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Javascript for dummies 4th edition - Veer E.V

Veer E.V Javascript for dummies 4th edition - Wiley publishing , 2004. - 387 p.
ISBN: 0-7645-7659-3
Download (direct link): javascriptfordummies2005.pdf
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Best of all, you see real working examples of all the techniques presented in Part II. (The examples are also included on the CD-ROM at the back of this book, so you don’t even have to type the code.)
Chapter 5
Detecting Your Users' Browser Environments
ln This Chapter
► Understanding how (and why) JavaScript support differs among browsers
► Applying strategies for cross-platform script creation
► Taking advantage of advanced JavaScript features with a browser-detection script
7he biggest challenge facing Web developers today isn’t hardware- or software-based: It’s wetware-based. (Wetware — a term that refers to the supposed squishiness of the human brain — is geek-speak for human beings.) And that challenge is trying to get the companies that create Web browsers to agree on a single, standard implementation of browser-supported technologies like JavaScript!
With the current situation, the brand of browser that someone has installed, the browser’s version, and the underlying operating system all affect that person’s ability to view your JavaScript-enabled Web pages. As a JavaScript developer, you need to be aware of the differences in JavaScript implementations among browsers and write your scripts accordingly. If you don’t, you might end up creating a whiz-bang script that runs only on your computer.
Whacking Your Way through the Browser Maze
From the latest reports, both Microsoft and Netscape have promised to support the ECMAScript standard (which I discuss in detail in Chapter 3) in future versions of their respective browsers.
106 Part II: Creating Dynamic Web Pages
Even if Internet Explorer and Netscape Navigator were fully ECMAScript-compliant (and offered no additional features), the same JavaScript script still might not execute identically in both browsers. Why? For JavaScript to be a true cross-browser language, both the syntax and the document object model (DOM) would have to be consistent.
ECMA-262 takes JavaScript halfway to cross-browser nirvana by defining a standard language specification, but it doesn’t define the DOM. As you see in Chapter 4, the DOMs for the two browsers are far from identical, despite the efforts of the World Wide Web Consortium to define a unified standard.
Fortunately, as you see in the next section, you don’t have to depend on differences between JavaScript implementation and object models to write great cross-browser scripts. All you need to do is identify the differences at runtime and display customized Web pages accordingly.
Detecting Features
By using JavaScript, you can detect what make and version of Web browser a user is using to view your pages — useful information that lets you customize Web pages on-the-fly to provide your users with the best possible viewing experience. But make and version aren’t the only bits of browser-related information that you can detect by using JavaScript. You can also determine which Java applets and browser plug-ins a user has installed, which Web page your user visited directly before surfing to yours (called the referring page), and even user preferences. Read on to find out how!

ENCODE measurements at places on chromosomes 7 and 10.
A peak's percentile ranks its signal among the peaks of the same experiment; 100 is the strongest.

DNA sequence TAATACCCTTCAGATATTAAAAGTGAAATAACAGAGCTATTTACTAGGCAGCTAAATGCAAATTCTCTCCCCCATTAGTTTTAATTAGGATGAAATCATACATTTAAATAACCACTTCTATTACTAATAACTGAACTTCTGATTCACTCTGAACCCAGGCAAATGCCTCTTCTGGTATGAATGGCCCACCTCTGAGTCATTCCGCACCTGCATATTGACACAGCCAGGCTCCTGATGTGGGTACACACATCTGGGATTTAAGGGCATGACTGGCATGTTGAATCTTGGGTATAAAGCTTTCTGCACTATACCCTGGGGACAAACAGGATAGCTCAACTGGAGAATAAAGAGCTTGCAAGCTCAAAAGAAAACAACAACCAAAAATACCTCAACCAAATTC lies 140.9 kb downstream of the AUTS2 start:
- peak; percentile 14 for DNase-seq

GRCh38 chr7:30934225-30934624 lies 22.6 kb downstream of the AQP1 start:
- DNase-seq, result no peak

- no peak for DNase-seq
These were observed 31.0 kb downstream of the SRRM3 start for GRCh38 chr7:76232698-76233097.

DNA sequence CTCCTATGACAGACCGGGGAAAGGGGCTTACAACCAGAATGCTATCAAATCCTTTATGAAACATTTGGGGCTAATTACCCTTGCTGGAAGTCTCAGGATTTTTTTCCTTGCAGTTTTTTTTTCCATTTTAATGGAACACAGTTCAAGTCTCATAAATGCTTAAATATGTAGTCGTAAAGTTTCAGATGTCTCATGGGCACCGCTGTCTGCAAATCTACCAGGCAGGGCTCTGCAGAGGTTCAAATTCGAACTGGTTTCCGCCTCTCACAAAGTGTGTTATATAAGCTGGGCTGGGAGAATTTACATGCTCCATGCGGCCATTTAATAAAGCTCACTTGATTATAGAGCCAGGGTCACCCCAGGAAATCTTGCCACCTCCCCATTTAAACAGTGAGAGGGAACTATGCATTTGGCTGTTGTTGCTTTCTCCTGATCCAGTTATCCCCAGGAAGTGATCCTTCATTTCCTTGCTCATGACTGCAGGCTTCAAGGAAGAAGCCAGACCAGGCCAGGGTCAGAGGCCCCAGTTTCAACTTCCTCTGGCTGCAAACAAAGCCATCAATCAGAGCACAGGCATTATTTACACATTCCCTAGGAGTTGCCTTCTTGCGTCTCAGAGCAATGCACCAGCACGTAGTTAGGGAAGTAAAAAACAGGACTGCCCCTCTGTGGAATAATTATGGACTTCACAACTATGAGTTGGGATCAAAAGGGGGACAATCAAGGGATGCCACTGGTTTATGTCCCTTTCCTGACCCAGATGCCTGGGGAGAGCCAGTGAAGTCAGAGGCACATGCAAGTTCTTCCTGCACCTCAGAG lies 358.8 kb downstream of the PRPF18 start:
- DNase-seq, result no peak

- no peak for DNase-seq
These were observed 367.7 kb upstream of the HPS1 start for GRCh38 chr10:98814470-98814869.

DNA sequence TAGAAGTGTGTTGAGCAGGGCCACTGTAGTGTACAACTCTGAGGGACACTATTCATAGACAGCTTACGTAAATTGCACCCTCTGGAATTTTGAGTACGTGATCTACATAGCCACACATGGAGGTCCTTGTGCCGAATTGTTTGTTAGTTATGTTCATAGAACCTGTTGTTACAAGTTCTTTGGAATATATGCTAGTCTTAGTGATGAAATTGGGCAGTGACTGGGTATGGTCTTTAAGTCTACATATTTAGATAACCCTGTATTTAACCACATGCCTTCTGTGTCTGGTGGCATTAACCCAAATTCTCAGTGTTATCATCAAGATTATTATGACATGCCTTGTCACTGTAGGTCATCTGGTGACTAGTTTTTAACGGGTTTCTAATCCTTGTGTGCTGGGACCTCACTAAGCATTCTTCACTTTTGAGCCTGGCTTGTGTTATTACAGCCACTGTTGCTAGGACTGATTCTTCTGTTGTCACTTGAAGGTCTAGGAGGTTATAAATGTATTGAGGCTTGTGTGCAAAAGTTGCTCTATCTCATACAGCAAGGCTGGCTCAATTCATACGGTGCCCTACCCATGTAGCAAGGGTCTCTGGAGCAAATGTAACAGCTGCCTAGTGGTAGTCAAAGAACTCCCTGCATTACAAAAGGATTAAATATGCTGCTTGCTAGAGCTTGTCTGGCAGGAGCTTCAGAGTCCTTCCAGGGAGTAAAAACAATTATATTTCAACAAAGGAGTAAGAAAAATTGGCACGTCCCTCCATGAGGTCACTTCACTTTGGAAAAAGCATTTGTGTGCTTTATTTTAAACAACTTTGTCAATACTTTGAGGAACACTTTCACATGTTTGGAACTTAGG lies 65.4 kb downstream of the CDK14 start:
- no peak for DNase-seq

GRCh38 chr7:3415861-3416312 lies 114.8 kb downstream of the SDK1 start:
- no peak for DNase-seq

Browser make and version
The most reliable way to figure out which browsers are loading your script is to ask. You ask programmatically, using JavaScript, by adding a bit of code to the beginning of your script, querying the DOM for browser-specific details. When you determine which make, model, and version of browser is attempting to load your JavaScript-enabled Web page, you can display your page accordingly.
The easiest way to implement this functionality is to use the <MARQUEE> tag, which is an HTML tag (and corresponding scripting object) supported by Internet Explorer (beginning with version 3.x). The trouble is that some versions of Navigator don’t support the <MARQUEE> tag. When a non-marquee-supporting browser loads a Web page containing the <MARQUEE> tag, it might do one of three things:
Chapter 5: Detecting Your Users' Browser Environments 107
Display the scrolling text statically or not at all Ignore your marquee-related JavaScript code Generate a JavaScript error
One way to ensure that your viewers see what you want them to see is to use JavaScript to see whether the browser loading your script is Internet Explorer.
If it is, you can use the <MARQUEE> tag with confidence.
If the browser isn’t Internet Explorer, you can display the scrolled information in an alternate eye-catching fashion — for example, as a bolded, centered heading.
Listing 5-1 shows the code for a “sniffer” script that examines (sniffs out) browser settings and displays a string of text as either a scrolling marquee or as a bolded, centered heading, depending on whether the browser loading the script is Internet Explorer.
A custom fit, every time
Creating different versions of each of your Web pages for each and every different browser version in existence ensures an optimum experience for all of your users. It also represents a maintenance nightmare!
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